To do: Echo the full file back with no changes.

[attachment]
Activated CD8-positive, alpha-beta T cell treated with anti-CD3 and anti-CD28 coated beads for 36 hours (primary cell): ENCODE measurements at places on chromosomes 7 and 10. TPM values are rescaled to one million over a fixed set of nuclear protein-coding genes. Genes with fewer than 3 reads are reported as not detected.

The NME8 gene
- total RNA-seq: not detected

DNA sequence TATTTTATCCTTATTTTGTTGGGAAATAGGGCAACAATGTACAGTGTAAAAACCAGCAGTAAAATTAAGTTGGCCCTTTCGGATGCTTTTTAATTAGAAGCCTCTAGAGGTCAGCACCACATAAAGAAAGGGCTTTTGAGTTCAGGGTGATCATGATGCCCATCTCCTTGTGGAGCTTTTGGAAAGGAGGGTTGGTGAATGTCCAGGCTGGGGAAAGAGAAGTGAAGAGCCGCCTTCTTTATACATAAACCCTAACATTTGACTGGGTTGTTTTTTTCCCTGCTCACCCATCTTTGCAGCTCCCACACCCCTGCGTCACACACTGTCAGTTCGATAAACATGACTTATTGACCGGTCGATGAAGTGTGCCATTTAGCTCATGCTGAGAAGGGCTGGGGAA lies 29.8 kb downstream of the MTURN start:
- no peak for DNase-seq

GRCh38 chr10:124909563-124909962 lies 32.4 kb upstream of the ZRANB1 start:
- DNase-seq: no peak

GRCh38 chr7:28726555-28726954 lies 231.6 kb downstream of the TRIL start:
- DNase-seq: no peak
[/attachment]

Activated CD8-positive, alpha-beta T cell treated with anti-CD3 and anti-CD28 coated beads for 36 hours (primary cell): ENCODE measurements at places on chromosomes 7 and 10. TPM values are rescaled to one million over a fixed set of nuclear protein-coding genes. Genes with fewer than 3 reads are reported as not detected.

The NME8 gene
- total RNA-seq: not detected

DNA sequence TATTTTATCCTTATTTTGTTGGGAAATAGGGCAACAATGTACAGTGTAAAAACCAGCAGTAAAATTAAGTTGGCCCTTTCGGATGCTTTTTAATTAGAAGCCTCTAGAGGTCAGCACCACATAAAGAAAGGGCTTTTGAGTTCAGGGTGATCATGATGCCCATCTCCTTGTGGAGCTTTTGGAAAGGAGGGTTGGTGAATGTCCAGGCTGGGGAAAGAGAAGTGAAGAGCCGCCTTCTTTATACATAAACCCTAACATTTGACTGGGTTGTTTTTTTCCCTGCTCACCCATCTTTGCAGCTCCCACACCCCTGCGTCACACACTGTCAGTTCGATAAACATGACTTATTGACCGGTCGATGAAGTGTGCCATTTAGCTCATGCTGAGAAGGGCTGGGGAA lies 29.8 kb downstream of the MTURN start:
- no peak for DNase-seq

GRCh38 chr10:124909563-124909962 lies 32.4 kb upstream of the ZRANB1 start:
- DNase-seq: no peak

GRCh38 chr7:28726555-28726954 lies 231.6 kb downstream of the TRIL start:
- DNase-seq: no peak